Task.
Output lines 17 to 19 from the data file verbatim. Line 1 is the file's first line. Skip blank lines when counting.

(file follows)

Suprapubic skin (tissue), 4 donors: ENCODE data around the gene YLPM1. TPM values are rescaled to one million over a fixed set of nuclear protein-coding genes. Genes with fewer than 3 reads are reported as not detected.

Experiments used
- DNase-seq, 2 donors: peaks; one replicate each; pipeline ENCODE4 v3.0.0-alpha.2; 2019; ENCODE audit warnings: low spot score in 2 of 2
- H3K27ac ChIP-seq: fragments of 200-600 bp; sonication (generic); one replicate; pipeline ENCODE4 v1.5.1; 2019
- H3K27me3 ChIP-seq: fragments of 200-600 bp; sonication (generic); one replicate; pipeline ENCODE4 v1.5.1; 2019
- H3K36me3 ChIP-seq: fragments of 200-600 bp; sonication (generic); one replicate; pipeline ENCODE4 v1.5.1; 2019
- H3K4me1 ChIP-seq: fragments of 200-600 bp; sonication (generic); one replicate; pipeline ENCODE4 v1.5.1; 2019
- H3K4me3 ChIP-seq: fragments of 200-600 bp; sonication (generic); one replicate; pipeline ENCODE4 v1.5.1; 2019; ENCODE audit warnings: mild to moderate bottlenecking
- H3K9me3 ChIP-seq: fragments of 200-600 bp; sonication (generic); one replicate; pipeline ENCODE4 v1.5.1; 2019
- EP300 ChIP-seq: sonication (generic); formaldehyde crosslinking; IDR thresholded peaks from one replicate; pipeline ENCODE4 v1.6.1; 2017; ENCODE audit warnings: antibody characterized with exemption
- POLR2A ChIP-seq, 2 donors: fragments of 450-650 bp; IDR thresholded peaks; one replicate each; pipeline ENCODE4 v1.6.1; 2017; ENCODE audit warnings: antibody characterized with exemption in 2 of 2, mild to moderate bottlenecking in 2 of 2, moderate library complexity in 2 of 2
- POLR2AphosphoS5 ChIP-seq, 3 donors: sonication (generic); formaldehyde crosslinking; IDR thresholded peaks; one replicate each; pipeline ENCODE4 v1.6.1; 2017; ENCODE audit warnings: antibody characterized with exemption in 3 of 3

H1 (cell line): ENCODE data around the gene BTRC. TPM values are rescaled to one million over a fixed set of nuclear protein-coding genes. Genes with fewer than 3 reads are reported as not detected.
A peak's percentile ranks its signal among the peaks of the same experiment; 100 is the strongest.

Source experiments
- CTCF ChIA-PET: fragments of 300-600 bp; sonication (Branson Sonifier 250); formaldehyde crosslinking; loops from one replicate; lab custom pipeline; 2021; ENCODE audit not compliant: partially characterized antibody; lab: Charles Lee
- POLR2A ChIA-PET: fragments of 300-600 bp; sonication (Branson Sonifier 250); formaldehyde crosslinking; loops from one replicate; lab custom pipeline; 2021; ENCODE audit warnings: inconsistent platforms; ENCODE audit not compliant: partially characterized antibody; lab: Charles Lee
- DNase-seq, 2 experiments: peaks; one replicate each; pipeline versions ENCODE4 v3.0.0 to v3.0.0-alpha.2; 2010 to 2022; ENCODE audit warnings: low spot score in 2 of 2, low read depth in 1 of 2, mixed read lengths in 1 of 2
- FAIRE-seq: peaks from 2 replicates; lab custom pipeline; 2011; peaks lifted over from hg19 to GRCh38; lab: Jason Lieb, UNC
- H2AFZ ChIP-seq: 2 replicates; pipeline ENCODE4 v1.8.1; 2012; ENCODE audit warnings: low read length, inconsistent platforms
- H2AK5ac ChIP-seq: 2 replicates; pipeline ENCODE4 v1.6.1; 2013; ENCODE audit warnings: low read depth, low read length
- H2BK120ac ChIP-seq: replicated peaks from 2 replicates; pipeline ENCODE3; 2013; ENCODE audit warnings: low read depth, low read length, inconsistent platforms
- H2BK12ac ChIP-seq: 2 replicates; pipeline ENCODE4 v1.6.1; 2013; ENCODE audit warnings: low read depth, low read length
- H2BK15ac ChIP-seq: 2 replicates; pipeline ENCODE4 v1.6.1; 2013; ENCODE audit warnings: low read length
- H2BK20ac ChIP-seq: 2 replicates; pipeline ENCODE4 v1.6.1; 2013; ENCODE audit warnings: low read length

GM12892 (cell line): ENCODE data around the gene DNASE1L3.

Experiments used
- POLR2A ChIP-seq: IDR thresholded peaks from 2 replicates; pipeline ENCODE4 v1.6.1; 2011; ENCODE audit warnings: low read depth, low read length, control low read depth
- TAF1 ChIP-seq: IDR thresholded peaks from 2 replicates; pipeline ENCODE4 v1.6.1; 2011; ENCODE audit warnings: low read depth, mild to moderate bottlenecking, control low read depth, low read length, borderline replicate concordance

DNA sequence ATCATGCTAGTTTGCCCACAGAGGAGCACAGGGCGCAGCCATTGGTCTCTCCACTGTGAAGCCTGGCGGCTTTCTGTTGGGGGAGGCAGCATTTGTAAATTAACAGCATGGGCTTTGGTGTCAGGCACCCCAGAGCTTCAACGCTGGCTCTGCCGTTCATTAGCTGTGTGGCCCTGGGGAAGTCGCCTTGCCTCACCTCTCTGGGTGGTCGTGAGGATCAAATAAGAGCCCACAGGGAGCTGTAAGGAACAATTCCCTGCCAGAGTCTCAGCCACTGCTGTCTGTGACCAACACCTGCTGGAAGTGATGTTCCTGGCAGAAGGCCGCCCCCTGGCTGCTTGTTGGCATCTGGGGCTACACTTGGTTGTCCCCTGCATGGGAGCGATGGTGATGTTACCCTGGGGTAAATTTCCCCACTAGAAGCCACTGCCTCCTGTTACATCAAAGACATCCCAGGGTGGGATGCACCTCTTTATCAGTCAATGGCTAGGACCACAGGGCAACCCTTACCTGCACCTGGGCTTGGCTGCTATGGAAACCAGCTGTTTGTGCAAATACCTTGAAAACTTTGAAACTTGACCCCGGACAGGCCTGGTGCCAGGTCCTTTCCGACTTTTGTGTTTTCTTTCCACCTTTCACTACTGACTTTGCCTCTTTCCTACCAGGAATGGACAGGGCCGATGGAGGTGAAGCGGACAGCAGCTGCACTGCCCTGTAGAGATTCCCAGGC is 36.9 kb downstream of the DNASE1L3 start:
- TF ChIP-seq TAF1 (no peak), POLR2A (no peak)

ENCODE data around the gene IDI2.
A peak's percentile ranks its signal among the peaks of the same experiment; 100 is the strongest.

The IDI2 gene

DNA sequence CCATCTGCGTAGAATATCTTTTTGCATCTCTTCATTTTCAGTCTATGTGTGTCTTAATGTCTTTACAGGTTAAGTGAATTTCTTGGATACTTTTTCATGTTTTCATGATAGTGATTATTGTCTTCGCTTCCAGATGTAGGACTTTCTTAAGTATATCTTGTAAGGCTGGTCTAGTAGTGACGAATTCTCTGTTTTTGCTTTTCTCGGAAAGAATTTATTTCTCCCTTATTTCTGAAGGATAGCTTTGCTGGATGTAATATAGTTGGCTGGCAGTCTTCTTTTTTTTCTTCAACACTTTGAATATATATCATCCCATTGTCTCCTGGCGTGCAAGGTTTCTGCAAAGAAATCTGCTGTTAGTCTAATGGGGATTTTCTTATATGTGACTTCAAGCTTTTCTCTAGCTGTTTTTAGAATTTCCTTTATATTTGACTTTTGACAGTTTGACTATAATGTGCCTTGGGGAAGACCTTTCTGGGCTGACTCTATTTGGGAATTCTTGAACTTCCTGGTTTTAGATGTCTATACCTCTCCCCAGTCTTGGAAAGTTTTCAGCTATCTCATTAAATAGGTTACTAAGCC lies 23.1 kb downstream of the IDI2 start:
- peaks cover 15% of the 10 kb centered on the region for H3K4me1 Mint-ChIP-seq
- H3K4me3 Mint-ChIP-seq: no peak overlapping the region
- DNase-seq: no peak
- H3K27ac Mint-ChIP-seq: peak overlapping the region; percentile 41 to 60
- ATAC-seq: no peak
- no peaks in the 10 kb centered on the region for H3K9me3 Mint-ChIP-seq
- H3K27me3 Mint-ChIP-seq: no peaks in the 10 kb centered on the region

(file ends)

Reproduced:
- POLR2A ChIA-PET: fragments of 300-600 bp; sonication (Branson Sonifier 250); formaldehyde crosslinking; loops from one replicate; lab custom pipeline; 2021; ENCODE audit warnings: inconsistent platforms; ENCODE audit not compliant: partially characterized antibody; lab: Charles Lee
- DNase-seq, 2 experiments: peaks; one replicate each; pipeline versions ENCODE4 v3.0.0 to v3.0.0-alpha.2; 2010 to 2022; ENCODE audit warnings: low spot score in 2 of 2, low read depth in 1 of 2, mixed read lengths in 1 of 2
- FAIRE-seq: peaks from 2 replicates; lab custom pipeline; 2011; peaks lifted over from hg19 to GRCh38; lab: Jason Lieb, UNC